the fruits of his obedience unto perfectly acquainted with my reli- death." It is his obedience unto gious sentiments. You ought, in- death which enables an infant to deed, to have been acquainted with be justified, as well as an adult, by them, before you condemned them the free grace of God; but I do not in this way; and yet I suspect that evaporate the doctrine, when I

say you have written these cruel sen- that the person so justified is in tences without knowing any thing of need of the grace of God, and of the the person whom you have attacked. justifying merits of Christ through Mr. Wilson, whose remarks you have every moment of his life. identified with your own, would per

Again ; Mr. Wilson says, “ If the haps tell you that he was mistaken professor fears as

to the conseas to my opinions; and when he quences of the doctrine of justifisays, that "the professor of divinity cation by faith only," &c. &c. Now, in the university of Oxford seems to I beg to state, that so far from fearing imply that justification takes place the consequences of this doctrine, I at baptism—that this sign of the have never held or preached any covenant conveys the vast blessing other. I cannot even in imagination - that at that moment the baptized suppose a man to be justified by person is righteous, but that his sal- any thing but the free grace of God vation depends on his subsequent through the merits of Christ. Let works,” I beg leave to state, that I me advise you, sir, not to be so fond do not believe that “ his salvation of imagining that the doctrine of depends on his subsequent works,” justification by faith is confined to a in the sense that Mr. Wilson and small party. There are many peryou seem to imply. I believe that sons, whose minds have been cast in justification and salvation come to a different mould from yours, who us by the free gift of God, and sim- would lay down their lives for that ply in consequence of Christ's death. doctrine, and yet would rather part I undoubtedly believe that justifica- with a right hand than have written tion may take place at baptism, as the uncharitable review to which I did all our Reformers, and as does now allude. I do not know to what the Church of England; but it is party you suppose me to belong; justification through the merits of but I beg to say, that I belong to Christ's death: which merits are

no party. I neither belong to that then applied to the infant, or the which you are so fond of describing, adult, by the free grace of God. I but which I verily believe does not never supposed, as the above quo- exist in the church, a party which tation would insinuate, that “ this preaches justification by works : if sign of the covenant conveys the there be any such, may God forgive vast blessing ” by any virtue inherent them, as I trust that He will forgive in the ceremony itself : it is the those who condemn them: neither do grace of God, or rather it is the I belong to that party which assumes blood of Christ, which “ conveys to itself the title of Evangelical, the vast blessing ;” and it is rather thus violating by the very assumption, a fundamental principle of the sake, in the name of that Redeemer, Gospel. I call no man master upon in whom we both fix our hopes, that earth. Or, if I am attached to any you will not again condemn a man party, it is to that which would give whose doctrines you had not inthe right hand of fellowship to all quired into, and which you have who differ from it, which strives to chosen entirely to misrepresent. I repair the walls of our Zion, and not would thank you to insert this letter to narrow them by unchristian zeal in your next Number, and remain, or exclusive intolerance.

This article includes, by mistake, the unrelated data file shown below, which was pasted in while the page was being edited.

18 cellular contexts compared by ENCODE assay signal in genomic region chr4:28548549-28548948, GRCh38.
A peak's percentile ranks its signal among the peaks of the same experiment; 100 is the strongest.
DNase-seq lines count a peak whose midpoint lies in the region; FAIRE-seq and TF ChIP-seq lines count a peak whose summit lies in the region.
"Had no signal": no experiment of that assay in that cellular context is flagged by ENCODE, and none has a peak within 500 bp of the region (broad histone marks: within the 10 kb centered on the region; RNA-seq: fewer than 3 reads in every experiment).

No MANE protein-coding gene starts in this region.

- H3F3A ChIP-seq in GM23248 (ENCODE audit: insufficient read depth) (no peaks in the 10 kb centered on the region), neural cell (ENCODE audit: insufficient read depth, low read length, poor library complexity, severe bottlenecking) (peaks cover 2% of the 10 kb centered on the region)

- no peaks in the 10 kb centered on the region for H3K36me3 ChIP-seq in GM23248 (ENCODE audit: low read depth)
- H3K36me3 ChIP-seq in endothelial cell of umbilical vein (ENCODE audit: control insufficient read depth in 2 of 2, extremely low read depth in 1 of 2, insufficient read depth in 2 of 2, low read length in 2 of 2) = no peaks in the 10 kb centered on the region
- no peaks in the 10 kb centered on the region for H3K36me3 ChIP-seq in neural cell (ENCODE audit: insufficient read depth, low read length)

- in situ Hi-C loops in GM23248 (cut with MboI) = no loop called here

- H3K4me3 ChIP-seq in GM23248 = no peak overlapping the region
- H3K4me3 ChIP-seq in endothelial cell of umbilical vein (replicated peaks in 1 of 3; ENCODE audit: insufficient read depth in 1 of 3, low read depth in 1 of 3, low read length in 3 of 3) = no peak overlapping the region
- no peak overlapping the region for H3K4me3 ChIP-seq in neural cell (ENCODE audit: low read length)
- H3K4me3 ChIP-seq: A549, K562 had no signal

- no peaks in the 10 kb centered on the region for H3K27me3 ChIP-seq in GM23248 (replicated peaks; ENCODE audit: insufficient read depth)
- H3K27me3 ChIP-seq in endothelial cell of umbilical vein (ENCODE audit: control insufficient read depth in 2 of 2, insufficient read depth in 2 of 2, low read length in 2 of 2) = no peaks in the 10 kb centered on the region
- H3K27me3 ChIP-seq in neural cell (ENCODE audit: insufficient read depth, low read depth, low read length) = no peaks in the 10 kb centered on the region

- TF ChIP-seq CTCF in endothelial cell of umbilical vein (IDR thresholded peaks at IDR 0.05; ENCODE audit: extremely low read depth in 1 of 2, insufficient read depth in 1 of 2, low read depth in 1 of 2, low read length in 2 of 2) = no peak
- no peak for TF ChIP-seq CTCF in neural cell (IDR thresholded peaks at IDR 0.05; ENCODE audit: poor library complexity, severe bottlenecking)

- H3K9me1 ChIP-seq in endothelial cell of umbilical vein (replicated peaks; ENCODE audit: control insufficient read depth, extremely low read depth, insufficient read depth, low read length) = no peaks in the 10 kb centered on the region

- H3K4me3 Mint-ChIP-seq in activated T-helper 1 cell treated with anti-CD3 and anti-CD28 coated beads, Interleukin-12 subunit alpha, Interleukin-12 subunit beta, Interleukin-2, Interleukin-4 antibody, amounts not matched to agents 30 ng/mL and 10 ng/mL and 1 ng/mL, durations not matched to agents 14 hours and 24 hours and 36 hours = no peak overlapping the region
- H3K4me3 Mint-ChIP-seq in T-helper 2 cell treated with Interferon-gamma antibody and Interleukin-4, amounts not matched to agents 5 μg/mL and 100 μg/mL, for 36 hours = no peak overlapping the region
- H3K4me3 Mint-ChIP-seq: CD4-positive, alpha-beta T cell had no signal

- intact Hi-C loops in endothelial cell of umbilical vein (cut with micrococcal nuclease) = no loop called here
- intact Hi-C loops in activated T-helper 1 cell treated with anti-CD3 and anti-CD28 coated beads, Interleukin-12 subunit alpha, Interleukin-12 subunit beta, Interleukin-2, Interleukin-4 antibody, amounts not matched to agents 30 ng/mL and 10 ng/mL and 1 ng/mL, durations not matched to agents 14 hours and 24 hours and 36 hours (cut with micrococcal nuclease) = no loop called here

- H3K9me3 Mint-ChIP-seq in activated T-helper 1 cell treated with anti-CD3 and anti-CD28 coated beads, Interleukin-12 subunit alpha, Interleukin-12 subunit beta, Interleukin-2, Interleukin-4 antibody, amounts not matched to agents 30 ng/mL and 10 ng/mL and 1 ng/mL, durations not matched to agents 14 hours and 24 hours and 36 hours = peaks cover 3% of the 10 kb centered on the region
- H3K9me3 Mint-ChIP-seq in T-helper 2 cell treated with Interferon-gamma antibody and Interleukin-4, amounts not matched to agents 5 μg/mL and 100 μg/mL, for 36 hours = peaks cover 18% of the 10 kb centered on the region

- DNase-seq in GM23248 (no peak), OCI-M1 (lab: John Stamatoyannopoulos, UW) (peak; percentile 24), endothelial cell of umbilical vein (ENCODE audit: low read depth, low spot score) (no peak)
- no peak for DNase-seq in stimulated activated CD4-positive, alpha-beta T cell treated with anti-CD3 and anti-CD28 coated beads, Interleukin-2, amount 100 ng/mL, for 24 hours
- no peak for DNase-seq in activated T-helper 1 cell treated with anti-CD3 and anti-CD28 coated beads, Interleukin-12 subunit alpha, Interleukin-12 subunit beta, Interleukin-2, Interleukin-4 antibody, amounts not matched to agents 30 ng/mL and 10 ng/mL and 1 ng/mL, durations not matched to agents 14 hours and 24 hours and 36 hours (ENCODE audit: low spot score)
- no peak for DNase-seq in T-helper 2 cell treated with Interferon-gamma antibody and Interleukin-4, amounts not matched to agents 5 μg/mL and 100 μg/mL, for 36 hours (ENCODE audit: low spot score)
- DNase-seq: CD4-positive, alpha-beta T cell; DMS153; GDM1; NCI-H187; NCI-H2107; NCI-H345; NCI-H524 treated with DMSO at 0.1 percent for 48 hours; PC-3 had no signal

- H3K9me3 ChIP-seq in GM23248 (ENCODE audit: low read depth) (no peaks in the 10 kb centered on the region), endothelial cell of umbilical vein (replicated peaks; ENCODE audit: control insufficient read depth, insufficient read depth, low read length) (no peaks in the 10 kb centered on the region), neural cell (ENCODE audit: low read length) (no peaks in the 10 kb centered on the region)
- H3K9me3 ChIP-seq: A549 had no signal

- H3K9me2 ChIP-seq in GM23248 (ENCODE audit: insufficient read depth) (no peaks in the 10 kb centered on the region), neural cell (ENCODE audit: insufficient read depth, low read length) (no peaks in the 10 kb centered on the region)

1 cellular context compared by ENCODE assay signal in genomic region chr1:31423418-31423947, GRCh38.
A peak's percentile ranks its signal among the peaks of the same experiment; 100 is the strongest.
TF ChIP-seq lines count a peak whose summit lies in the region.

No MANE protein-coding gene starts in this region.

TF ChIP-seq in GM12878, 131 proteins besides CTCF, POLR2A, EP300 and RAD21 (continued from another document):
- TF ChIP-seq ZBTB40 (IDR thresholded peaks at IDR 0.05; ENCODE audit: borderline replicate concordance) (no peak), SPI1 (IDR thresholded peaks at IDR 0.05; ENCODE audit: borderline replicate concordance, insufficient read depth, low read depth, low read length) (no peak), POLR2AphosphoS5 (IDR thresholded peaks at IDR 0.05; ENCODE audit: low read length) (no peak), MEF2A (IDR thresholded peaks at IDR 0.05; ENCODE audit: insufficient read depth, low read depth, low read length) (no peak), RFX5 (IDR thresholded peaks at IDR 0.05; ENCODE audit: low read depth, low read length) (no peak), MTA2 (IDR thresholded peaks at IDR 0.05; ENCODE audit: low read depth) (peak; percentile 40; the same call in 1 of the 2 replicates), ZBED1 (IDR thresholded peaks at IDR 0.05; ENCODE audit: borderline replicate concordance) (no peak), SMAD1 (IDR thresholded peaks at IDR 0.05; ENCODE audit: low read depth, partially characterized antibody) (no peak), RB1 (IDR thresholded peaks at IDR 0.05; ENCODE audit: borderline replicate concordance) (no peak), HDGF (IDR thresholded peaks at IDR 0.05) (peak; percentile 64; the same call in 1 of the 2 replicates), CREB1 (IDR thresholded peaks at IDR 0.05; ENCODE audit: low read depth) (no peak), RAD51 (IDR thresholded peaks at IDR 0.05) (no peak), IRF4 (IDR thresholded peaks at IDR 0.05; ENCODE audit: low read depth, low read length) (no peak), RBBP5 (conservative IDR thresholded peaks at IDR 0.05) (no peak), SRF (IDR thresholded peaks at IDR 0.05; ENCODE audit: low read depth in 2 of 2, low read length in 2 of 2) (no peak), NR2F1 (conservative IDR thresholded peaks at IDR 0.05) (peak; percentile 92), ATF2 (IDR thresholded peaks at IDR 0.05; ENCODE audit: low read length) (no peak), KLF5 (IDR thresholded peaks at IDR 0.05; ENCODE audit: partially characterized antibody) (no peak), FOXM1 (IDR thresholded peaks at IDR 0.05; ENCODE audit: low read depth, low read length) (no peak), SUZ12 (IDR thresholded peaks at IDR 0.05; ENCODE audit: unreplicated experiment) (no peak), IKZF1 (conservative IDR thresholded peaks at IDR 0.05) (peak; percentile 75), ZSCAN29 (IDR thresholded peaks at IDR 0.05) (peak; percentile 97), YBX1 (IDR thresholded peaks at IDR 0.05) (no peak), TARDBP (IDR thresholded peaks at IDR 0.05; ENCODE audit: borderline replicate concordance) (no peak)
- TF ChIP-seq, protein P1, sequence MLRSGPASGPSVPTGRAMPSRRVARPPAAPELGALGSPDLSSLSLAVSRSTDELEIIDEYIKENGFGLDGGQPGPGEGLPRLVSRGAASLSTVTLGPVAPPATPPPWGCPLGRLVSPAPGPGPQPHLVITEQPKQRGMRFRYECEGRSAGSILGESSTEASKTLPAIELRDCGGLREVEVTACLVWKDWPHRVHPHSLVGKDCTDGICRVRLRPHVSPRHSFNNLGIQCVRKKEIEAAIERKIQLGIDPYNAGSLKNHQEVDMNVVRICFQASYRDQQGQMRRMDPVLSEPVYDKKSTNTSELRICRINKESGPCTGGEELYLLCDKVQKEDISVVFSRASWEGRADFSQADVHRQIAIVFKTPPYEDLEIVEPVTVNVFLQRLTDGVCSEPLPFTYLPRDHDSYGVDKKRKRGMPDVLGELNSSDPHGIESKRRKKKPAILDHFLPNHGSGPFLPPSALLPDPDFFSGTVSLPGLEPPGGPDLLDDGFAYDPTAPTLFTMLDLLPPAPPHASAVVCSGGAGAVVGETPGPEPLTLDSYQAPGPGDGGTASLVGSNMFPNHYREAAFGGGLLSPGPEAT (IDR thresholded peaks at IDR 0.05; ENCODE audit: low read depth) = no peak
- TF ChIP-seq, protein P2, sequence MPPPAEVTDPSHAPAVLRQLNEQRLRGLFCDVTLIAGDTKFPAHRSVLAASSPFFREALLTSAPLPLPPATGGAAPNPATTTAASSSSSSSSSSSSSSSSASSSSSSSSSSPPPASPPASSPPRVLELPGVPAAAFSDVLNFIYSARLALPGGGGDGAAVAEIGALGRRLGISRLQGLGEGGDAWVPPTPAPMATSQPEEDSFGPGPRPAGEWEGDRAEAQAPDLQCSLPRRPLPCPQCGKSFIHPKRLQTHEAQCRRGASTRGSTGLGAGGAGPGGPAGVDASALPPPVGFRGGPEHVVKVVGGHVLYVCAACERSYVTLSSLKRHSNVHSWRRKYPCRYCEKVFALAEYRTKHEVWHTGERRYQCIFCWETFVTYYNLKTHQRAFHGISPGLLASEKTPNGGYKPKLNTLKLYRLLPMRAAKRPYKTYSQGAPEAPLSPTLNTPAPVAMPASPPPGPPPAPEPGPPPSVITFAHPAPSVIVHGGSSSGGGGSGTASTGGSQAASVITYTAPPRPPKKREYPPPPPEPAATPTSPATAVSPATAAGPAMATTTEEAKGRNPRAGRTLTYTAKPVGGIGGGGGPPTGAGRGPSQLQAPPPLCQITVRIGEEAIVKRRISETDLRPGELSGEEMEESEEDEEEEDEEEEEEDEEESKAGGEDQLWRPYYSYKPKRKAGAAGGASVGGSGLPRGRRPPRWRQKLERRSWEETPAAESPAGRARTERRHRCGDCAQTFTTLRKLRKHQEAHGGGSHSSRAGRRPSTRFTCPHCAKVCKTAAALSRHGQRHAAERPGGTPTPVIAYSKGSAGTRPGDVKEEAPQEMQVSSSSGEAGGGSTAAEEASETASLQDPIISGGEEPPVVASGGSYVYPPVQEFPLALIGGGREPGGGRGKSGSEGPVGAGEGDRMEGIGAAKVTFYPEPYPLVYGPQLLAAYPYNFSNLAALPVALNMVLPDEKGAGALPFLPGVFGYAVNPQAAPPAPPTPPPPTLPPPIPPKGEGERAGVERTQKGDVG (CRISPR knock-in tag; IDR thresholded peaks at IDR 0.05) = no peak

your obedient servant, To say, in such unqualified terms,


EDWARD BURTON. that I belong to a

“ school of un- Nov. 7, 1831. scriptural ultraism,” would be very uncharitable, even if it were true: but my heart tells me it is not true: and allow me to add, that you are not warranted, either as a writer or as a Christian, in thus dealing your

Oh Lord, my God, I hope in thee!

Oh blessed Jesus, set me free! blows at random, and in wounding In heavy chains, in sadder pains, the feelings of others, who have not I long for thee: only their own salvation at stake, but

And fainting, sighing, bend the knee have souls committed to their charge.

To cry imploring, Set me free!

A VERY CONSTANT READER. I beseech you, sir, for your own




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Biblical Notes and Dissertations, defenders of our common Christianity

chiefly intended to confirm and and of the great truths of which that illustrate the Deity of Christ. By revelation consists. Our readers will Joseph John GURNEY. 1 Vol. have observed in that volume the 8vo. 1831.

prominence given to the great arti

cles of the Divinity of Christ, and This is an admirable work. It con- the Atonement of his death. These tains a series of notes and disserta- articles are pursued in the present tions on various passages of Holy publication, which will raise the Scripture connected with the doctrine author to a yet higher rank amongst of the Deity of our blessed Lord. It solid, able, and learned theologians, is also unique; there being no work, will place him with Pearson, Sherthe production of a member of the lock, Jones, Horsley, Pye Smith, society of Friends, which fixes on so amongst the more eminent supporters important a subject, and pursues it of the fundamental doctrines of the with such clearness of argument, Gospel, against the artful and dissuch depth of sound critical know- honest representations of mistaken ledge, and such sobriety and dis- scholars and unsound divines. It is, cretion. The respected author is indeed, a refreshment to the studious already advantageously known to Christian, amidst the speculations the British public by his Essays now afloat on almost all subjects, (which we reviewed in our volume to open the volume and trace the for 1826); but he will now take a grave, weighty, calm, well-balanced yet higher place. That workelevated mind of this excellent writer, folhim above the peculiarities of the lowing out with great patience the religious body to which he belongs, evasions of the Unitarian opponent, and ranked him amongst the ablest and exposing in all the glare of day